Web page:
Making major changes can be a time when we experience intense emotion. It is a thoroughly emotional business, from the desire we feel for change to what we feel when making the change.
Making a significant change in our lives is an emotional business in two senses. Firstly, in the sense of desire; and secondly in the sense of the experience of change.
Sometimes what we want is quite clear. In this case we will experience frustration (the difference between here and there). In this case advice or guidance that gets us where we want to go is usually welcomed and acted upon. An artist may want to know about techniques to create a particular effect, a person may want to know how to be rid of a phobia, a salesperson may want to know how to respond to a buyer’s objection, or a scientist may want a way to address a particular problem. In these situations the frustration may be very intense, and will usually be resolved when the solution is offered.
Sometimes we are not clear what we want — in the sense of the desired future, or the remedy to our current situation. We just want things different! We want to stop having the same stupid argument over and over again or we want a different job (but aren’t sure what other job would suit us). In this situation we may find that we don’t welcome advice and guidance. We may even find ourselves resenting it.
In this situation, listening is usually a good first step. Listening can mean getting a better sense of what we are feeling — what our discontent is and perhaps a sense of what we might desire as an alternative. Having a clear sense of what we don’t like, we can at least see if we find the opposite attractive. If we hate all the rules at work perhaps we would like a job where we are responsible for a project, or some part of projects. If we don’t like that our partner doesn’t make up their mind readily we may see if together we can find ways to make decisions (providing more time for thinking and discussion perhaps).
Without listening to our feelings we are likely to feel that any advice doesn’t meet us where we are. This will be whether the advice comes from ourselves (remembering other solutions we have tried, or seeking out advice from books perhaps) or from others.
The process of making a major change can also be emotional. (Although it isn’t always. A friend of mine who is an alternative health practitioner had smoked all his adult life. He then stopped around fifty. I asked if that was a big thing and he said, “No”, it was more a case of, “About time, idiot.”)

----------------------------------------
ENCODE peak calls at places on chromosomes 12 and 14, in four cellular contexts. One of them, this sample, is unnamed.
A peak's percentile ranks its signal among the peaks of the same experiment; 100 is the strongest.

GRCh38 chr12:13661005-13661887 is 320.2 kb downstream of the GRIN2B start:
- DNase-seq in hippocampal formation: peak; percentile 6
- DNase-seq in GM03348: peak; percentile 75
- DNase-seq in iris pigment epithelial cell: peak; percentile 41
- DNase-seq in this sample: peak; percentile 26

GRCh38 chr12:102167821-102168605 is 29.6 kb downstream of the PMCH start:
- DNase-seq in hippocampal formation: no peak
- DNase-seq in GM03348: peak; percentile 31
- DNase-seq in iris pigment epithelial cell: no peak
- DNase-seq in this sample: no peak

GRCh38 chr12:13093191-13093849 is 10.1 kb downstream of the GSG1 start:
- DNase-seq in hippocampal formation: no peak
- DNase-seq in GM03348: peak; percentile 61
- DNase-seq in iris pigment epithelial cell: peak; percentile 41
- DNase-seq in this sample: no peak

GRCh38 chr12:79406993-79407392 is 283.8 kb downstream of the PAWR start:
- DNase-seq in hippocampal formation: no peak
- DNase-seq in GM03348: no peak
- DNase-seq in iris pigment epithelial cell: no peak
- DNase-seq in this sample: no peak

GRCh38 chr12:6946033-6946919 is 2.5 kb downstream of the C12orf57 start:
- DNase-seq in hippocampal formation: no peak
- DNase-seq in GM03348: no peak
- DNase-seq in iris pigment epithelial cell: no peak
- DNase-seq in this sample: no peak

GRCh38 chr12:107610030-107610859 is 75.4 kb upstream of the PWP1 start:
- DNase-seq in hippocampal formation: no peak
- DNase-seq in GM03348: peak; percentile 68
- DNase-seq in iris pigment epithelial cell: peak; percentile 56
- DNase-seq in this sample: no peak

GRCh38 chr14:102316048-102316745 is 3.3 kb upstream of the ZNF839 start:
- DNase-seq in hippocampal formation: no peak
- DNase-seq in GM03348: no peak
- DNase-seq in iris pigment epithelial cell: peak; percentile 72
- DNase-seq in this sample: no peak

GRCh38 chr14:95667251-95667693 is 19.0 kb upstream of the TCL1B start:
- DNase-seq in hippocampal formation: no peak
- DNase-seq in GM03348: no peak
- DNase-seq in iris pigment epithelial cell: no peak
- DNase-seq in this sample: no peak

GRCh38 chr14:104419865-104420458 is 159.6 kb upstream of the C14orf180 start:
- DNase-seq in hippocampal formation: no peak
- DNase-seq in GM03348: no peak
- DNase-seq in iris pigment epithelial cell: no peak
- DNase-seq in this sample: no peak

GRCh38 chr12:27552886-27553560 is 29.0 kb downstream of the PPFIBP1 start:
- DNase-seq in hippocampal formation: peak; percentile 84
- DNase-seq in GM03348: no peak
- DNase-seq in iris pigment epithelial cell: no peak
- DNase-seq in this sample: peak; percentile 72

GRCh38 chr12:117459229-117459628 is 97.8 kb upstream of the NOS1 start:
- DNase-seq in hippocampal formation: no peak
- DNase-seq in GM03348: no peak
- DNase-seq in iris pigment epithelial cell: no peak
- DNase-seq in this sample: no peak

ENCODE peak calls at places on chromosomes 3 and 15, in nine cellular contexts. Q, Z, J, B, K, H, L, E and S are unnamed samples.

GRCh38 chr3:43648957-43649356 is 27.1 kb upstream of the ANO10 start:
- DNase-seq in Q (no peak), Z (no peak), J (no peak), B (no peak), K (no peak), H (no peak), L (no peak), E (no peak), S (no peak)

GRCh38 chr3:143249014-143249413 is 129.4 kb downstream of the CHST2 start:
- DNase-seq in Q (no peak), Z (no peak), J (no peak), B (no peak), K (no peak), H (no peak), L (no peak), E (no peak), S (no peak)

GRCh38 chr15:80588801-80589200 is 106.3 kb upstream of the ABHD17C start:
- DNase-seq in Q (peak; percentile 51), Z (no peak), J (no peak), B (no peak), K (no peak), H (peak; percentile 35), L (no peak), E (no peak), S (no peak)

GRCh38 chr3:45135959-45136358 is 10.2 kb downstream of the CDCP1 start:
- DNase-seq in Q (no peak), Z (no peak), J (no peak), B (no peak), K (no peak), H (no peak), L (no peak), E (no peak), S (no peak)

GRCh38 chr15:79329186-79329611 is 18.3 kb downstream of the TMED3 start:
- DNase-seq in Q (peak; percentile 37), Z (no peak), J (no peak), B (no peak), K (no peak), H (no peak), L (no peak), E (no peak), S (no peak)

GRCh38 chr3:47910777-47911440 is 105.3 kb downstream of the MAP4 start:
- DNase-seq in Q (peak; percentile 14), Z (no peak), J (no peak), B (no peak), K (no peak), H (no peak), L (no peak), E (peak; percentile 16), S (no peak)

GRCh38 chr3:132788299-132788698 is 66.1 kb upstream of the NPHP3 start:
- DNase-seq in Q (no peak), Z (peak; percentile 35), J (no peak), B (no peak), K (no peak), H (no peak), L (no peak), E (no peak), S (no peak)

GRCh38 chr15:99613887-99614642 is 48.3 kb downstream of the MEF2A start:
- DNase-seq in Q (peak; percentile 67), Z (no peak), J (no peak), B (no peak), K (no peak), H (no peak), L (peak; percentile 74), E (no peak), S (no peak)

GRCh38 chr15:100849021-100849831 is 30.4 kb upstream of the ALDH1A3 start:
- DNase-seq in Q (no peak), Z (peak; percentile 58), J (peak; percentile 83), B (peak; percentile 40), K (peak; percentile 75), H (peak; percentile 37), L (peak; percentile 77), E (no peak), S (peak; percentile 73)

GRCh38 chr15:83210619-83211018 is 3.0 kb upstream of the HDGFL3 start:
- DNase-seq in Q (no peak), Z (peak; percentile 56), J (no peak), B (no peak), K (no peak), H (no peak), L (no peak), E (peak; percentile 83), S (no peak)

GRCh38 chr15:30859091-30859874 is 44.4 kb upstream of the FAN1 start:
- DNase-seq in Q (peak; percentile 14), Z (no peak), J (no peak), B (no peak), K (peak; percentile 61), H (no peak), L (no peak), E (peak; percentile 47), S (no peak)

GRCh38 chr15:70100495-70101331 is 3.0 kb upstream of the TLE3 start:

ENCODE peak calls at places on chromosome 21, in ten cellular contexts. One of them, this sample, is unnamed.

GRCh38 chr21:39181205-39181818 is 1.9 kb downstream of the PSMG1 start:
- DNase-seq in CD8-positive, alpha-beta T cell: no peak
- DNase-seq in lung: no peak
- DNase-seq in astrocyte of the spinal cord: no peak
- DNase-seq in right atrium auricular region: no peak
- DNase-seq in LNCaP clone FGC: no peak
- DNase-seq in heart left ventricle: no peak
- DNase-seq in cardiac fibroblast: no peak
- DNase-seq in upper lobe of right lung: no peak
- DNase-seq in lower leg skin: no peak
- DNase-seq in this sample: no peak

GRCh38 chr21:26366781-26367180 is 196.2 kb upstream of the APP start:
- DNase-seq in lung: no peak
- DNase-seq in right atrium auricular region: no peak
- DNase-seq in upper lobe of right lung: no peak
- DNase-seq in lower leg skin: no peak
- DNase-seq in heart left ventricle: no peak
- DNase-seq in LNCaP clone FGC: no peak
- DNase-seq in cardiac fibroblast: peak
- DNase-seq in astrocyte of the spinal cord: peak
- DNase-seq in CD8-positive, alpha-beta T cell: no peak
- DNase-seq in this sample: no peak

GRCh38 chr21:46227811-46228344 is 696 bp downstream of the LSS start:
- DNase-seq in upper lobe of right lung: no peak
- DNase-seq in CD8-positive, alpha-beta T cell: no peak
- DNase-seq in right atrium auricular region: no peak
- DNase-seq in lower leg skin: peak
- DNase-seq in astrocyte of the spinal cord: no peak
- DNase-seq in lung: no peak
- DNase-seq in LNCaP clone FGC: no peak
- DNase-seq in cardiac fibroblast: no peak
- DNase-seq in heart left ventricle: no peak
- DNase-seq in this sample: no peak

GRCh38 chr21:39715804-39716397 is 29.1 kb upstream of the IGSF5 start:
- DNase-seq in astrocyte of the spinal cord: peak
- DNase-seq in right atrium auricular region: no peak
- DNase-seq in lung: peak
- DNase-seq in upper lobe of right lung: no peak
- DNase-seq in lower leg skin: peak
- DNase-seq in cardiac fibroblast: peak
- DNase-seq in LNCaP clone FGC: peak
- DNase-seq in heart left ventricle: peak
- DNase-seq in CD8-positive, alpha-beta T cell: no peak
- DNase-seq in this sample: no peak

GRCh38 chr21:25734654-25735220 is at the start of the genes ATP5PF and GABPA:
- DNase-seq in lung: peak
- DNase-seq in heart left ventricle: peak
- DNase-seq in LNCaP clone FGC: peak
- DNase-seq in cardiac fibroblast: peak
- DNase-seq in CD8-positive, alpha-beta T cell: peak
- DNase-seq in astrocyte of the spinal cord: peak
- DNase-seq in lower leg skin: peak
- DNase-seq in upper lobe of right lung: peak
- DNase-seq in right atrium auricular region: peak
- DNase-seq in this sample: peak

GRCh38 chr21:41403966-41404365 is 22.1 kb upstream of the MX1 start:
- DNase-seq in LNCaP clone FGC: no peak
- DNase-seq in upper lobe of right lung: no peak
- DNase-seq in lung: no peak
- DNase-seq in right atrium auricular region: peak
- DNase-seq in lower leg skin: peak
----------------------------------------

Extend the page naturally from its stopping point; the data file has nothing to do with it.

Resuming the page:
As we make changes we can feel fearful or nervous. Trying out new things can feel uncertain and we may make up stories about catastrophes that could happen to us, or that we are just deluded that it is possible to change. These times are especially difficult if we are doing it all on our own; in my experience of these times, the more support I have the better. This support may include information on the process (from books or therapists or whoever) as well as people who will listen to us talk about our feelings and just be with us as we go through the ups and downs.
We can also feel sad about not doing things the old way — even though the old way made us miserable. It seems strange, but it is true: leaving the familiar is a wrench even if the new is far preferable. Old habits are hard to break — even if they are ruining our health, and we don’t particularly enjoy them anyway. In my experience being told (by myself or others) that I am being silly/stupid/ridiculous etc. doesn’t help. What helps is feeling the feelings and usually expressing them. Sometimes for me, just writing in my journal is enough (but I’m an introvert), while other times it helps hugely to talk to another about them.
I’m not trying to dismiss the importance of thinking and planning in change. If we start doing things differently there can be all kinds of details to manage — from our timetables to how we intend to respond to people’s surprise. Having a sense of what these details may be and ideas on how we wish to do them may be very valuable.
What I do wish to say is that, during times of major change, the rational tends to sit within the emotional — and in service to it.
How do you experience change? What are the emotions that you have often felt and what have you found to be helpful ways of responding? If you have tips, hints and wisdom about making a time of change easier, please pass them on in the comments.
All clinical material on this site is peer reviewed by one or more clinical psychologists or other qualified mental health professionals. This specific article was originally published by Dr Greg Mulhauser, Managing Editor on .on and was last reviewed or updated by